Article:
|Publication number||US5293079 A|
|Application number||US 07/964,772|
|Publication date||Mar 8, 1994|
|Filing date||Oct 22, 1992|
|Priority date||Nov 11, 1991|
|Also published as||DE69100176D1, DE69100176T2, EP0541840A1, EP0541840B1|
|Publication number||07964772, 964772, US 5293079 A, US 5293079A, US-A-5293079, US5293079 A, US5293079A|
|Original Assignee||Hewlett-Packard Company|
|Export Citation||BiBTeX, EndNote, RefMan|
|Patent Citations (16), Non-Patent Citations (2), Referenced by (17), Classifications (13), Legal Events (8)|
|External Links: USPTO, USPTO Assignment, Espacenet|
The present invention relates to a formatter circuit for an integrated circuit tester receiving
at least one data signal, preferably from a memory,
at least one timing signal, preferably from an edge generator,
and providing at least one pulse sequence for appliance to at least one pin of a device under test.
The primary function of a formatter circuit as described herein is to link a data value (data) with a timing information (edge). The timing signal is preferably provided by an edge generator which allows very accurate control of the timing, in particular of the time of occurrence of an edge. For the details of an edge generator reference is made to European patent application 91119189.8 (Publication No. EP-A-541 839) which is hereby incorporated into the present disclosure by reference.
The data signal or data value determines the logical level of the output signal of the formatter, e.g. "0", "1" or "tri-state" (high impedance). The output of the formatter circuit is fed to one or more pins of the circuit to be tested (device under test=DUT), in order to have the DUT respond. The correct response of the DUT, and its correct timing, is then measured with a comparator circuit, as e.g. described in European patent EP-B-325 670. It is also possible to use more than one formatter circuit, one transmitting the logic state (e.g., "0" or "1"), another transmitting "tri-state" etc.
In prior art solutions, the integrated circuit testers used predefined data sequences, so-called "formats", for appliance to the formatter circuit. The prior art testers were able to support a limited number of formats such as "return to zero" (RTZ) or "return to complement" (RTC). As the formats were defined by the hardware layout of the tester, i.e. by interconnection of components, they could not be changed, and other formats than the prescribed ones were not supported.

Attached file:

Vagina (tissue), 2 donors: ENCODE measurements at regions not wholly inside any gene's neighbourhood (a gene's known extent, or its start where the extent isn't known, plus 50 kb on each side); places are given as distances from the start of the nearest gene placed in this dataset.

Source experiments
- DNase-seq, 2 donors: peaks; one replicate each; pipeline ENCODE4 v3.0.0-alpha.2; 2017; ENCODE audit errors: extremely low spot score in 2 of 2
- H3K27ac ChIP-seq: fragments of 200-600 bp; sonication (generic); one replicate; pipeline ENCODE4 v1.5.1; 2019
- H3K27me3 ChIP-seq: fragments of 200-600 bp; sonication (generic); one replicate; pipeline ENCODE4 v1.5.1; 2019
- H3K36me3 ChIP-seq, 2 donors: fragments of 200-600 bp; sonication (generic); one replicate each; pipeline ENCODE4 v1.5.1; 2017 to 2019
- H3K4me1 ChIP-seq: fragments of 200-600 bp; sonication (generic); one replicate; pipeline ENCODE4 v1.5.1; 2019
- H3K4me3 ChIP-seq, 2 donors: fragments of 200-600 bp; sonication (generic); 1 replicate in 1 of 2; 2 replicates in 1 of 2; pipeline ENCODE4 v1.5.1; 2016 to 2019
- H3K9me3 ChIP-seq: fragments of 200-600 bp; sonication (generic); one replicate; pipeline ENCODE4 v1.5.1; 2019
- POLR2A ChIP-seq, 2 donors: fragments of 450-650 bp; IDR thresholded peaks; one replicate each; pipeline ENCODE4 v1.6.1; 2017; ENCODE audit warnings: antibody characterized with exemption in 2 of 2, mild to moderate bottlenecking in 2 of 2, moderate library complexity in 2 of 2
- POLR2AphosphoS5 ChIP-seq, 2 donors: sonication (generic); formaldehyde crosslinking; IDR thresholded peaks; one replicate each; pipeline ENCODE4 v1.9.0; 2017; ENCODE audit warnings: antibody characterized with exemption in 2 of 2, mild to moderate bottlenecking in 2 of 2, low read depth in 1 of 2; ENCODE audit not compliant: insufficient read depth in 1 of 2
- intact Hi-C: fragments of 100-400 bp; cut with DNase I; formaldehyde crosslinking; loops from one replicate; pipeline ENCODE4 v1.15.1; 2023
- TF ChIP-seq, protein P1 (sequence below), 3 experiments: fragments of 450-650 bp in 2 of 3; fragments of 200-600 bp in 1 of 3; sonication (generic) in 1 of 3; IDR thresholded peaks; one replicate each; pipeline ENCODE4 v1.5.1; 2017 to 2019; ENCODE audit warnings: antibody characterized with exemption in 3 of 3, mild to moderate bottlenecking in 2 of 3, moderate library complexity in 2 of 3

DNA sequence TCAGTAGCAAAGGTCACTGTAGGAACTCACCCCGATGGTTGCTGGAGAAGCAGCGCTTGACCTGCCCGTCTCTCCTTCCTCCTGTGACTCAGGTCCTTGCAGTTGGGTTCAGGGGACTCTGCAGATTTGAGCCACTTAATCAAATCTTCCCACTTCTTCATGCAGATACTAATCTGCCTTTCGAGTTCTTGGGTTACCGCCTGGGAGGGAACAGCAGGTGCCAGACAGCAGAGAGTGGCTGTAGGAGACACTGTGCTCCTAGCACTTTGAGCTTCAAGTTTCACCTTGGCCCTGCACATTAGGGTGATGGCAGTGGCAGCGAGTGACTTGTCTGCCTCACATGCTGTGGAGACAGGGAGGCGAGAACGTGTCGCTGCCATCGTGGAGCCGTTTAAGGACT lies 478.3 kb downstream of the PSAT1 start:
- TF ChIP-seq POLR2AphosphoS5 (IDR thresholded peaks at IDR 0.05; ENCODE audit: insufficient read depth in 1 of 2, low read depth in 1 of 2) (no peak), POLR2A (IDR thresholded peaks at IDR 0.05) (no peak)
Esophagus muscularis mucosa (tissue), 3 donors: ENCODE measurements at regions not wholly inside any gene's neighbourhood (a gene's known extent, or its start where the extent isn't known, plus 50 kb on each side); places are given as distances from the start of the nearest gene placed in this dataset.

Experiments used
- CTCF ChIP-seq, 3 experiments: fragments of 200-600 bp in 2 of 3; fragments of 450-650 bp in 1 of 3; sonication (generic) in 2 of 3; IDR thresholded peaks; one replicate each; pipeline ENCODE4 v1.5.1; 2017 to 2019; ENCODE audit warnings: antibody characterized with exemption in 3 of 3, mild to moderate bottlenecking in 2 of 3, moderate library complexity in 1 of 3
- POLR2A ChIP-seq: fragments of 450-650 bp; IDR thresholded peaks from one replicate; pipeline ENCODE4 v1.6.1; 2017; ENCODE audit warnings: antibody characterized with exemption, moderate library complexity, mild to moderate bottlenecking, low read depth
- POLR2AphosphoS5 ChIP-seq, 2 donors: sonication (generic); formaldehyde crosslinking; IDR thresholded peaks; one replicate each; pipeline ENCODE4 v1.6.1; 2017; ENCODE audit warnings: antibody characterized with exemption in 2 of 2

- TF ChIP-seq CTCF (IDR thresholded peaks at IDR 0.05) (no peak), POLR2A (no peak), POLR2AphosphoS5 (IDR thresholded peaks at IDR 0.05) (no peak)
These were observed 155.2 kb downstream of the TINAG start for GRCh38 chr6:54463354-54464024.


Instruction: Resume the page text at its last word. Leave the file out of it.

The formatter circuits were adapted to this solution, i.e. the circuit layout of the formatters was such that they supported only the predefined formats of the integrated circuit tester. Two possible prior art solutions are e.g. discussed in European patent EP-B-329 798. According to the first solution, a flip-flop with Set/Reset inputs (SR flip-flop) receives two timing signals (preferably, from edge generators) to generate a pulse sequence for appliance to the DUT. The second solution provides D flip-flops with their Q outputs fed back to their D input such that they operate as frequency dividers. These flip-flops are "free-running", i.e. their output signal is only dependent on the clock signal (received from edge generators) and not of any data information, i.e. the format information. As FIG. 5 of EP-B-329 798 depicts, multiplexers have to be used to link or connect the data value (e.g. the "format data" signal or the "formatter control" signal) with the output signal of the D flip-flops.
Prior art formatters used one of the above solutions, i.e. either to set and reset a flip-flop, or to have a flip-flop invert its former content. These solutions worked quite well as long as only a limited number of predefined formats had to be supported.
However, as the circuits to be tested are becoming more and more complex (e.g. the latest microprocessors, reduced instruction set CPU's and their peripherals), the need arises for more sophisticated integrated circuit testers which are able to support more formats, and even formats which are not yet known at the time when the tester is manufactured. Further, there may be very special integrated circuits for which the user should be able to define his own formats or timing. Due to the hardware limitation, such features cannot be supported by prior art formatter circuits.